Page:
12/12/2016 9:08:54 AM
  • Tutorial 1


Advanced Photonic Technologies for Future Wireless

Communications and Imaging

Atsushi Kanno, Pham Tien Dat, and Toshimasa Umezawa

National Institute of Information and Communications Technology, Japan

Email: {kanno, ptdat, toshi_umezawa} @nict.go.jp


High-speed metro and access networks are indispensable to provide broadband services, especially bandwidth-hungry services and future 5G mobile networks to end users. Such networks should not serve only low-mobility users, but also those on fast-moving objects such as high-speed trains. Advanced wireline and wireless network solutions with ultra-high capacity, low transmission delay, high energy efficiency, and low cost need to be developed to support a wide range of applications and requirements in future networks. The convergence of wireline and wireless networks should also be considered to simplify the network configuration, management, and to realize new features and functions. Advanced photonic-based transmission systems are thus of critical importance to facilitate future mobile and wireless communications. In addition, high-performance imaging would play an important role to enhance safety and security of public infrastructure including airports, railways, etc. High-resolution radars can be constructed by the use of millimeter-wave and terahertz-wave where wide radio frequency resource is available. To cover wide ranges, a combination of radio and optical technologies via radio-over-fiber technology would be very useful to distribute and collect radio-wave information. This tutorial will present technical challenges, possible paths, and enabling system/device technologies for future mobile transport networks, including mobile backhaul and fronthaul. It will also discuss photonic-based millimeter-wave and terahertz-wave radar systems and related technologies for applications to public services, disaster recovery, etc. 

Tutorial Duration

90 minutes

Tutorial Outline 

- Challenges of future mobile transport networks;

- Photonics based solutions for future mobile fronthaul/backhaul systems;

- Photonic-based linear-cell millimeter-wave systems for moving objects;

- High-speed wireless communication and high-precision radar/imaging using advanced photonic technologies;

- Advanced photonic device technologies for high-speed communications and wireline-wireless convergence.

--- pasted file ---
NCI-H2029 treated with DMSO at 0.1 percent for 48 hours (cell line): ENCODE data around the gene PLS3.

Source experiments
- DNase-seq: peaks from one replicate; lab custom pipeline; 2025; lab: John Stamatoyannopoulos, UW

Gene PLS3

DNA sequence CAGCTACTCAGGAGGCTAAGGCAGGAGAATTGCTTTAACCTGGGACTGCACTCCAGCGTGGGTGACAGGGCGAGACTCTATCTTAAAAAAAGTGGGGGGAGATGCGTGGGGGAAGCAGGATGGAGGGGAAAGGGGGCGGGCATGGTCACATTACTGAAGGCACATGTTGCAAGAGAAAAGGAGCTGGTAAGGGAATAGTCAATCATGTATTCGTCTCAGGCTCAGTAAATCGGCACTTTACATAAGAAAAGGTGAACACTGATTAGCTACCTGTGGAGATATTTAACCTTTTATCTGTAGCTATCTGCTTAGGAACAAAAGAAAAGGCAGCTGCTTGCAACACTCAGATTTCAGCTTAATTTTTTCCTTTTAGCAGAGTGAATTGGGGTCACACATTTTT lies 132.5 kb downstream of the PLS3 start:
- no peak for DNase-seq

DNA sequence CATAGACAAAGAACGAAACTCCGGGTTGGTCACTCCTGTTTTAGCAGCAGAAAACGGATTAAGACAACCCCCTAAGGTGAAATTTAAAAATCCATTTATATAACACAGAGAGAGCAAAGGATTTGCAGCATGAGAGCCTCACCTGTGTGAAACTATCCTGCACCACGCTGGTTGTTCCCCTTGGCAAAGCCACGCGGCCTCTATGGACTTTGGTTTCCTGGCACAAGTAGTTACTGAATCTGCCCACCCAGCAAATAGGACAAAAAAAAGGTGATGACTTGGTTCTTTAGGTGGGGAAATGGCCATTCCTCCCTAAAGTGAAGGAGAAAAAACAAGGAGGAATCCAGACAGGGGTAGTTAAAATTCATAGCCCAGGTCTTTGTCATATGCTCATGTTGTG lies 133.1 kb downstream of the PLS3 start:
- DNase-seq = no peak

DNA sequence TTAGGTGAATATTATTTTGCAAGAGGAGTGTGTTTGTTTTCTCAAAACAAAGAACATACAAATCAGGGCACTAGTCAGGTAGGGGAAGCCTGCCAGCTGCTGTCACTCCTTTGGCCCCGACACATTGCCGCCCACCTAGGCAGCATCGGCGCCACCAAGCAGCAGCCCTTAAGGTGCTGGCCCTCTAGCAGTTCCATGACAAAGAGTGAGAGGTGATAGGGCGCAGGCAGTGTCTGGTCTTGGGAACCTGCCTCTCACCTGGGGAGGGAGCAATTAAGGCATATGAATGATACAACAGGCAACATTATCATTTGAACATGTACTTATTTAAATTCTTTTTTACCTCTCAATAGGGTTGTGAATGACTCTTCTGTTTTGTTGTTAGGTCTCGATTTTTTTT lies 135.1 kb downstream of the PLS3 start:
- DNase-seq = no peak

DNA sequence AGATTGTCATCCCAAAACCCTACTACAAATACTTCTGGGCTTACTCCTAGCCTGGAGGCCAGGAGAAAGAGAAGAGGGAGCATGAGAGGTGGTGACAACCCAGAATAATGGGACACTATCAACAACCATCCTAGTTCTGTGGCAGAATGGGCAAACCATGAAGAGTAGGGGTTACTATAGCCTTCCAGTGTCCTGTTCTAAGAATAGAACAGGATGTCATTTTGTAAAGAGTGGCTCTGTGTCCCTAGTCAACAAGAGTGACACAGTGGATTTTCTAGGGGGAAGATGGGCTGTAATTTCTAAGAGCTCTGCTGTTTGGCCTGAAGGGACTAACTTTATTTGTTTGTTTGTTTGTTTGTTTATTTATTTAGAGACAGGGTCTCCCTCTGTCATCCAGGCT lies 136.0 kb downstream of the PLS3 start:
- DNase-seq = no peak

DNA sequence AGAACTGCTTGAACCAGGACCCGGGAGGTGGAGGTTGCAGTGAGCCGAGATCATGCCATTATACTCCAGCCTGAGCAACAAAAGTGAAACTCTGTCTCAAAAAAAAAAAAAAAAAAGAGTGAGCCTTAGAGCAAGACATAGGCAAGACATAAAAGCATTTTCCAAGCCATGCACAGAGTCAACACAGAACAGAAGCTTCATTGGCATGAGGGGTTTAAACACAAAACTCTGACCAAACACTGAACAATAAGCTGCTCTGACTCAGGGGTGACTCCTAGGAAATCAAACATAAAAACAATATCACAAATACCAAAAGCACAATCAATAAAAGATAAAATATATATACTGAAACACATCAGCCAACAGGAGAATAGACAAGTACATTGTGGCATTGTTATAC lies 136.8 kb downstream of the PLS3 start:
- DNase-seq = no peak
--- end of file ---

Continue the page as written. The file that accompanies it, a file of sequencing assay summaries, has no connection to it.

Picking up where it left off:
Atsushi Kanno received B.S., M.S., and Ph.D. degree in science from the University of Tsukuba, Japan, in 1999, 2001, and 2005, respectively. In 2005, he was with the Venture Business Laboratory of the Institute of Science and Engineering, University of Tsukuba, where he was engaged in research on electron spin dynamics in semiconductor quantum dot structures using the optical-polarization-sensitive Kerr effect measurement technique. In 2006, he joined the National Institute of Information and Communications Technology Japan. He is working on microwave/millimeter-wave/terahertz photonics for communication and imaging and ultrafast optical communication systems. He is a member of the Institute of Electronics, Information and Communication Engineers (IEICE), the Japan Society of Applied Physics (JSAP), and the Institute of Electrical and Electronic Engineers (IEEE).


Pham Tien Dat received the B.Eng. (Hons.) degree in electronics and telecommunication engineering from Posts and Telecommunications Institute of Technology, Vietnam, in 2003, and the M.Sc. and Ph.D. degrees in science of global information and telecommunication studies from Waseda University, Japan, in 2008 and 2011, respectively. He worked as a Researcher at Research Institute of Posts and Telecommunications, Vietnam from 2003 to 2006. In 2011, he joined the National Institute of Information and Communications Technology, Japan. His research interests are in the field of microwave/millimeter-wave photonics, radio over fiber and optical wireless systems. Dr. Pham is a member the Institute of Electrical and Electronic Engineers (IEEE).



Toshimasa Umezawa received B.E. and M.E. degrees in electronics from Nagaoka University, Niigata, Japan, in 1984 and 1986, respectively. From 1987 to 2011, he worked for the Yokogawa Electric Corporation; he was with the Central Research Laboratory and with the Photonics Business Department. In 1992, he was a visiting scholar in the Department of Applied Physics, Stanford University, and he received a Ph.D. degree in electronics from Tokyo University, Tokyo, Japan, in 1995, where he was engaged in research on superconductor devices, photonics devices, and their applications. In 2011, he joined the National Institute of Information and Communications Technology (NICT), Tokyo, Japan. His current research interests are E/O devices and photonic integrated circuits and millimeter-wave photonics.



  • Tutorial 2


Applications of Mobile Robots and Drones in Future Wireless Communication Systems

Des McLernon

School of Electronic & Electrical Engineering, University of Leeds, Leeds, UK

Email: D.C.McLernon@leeds.ac.uk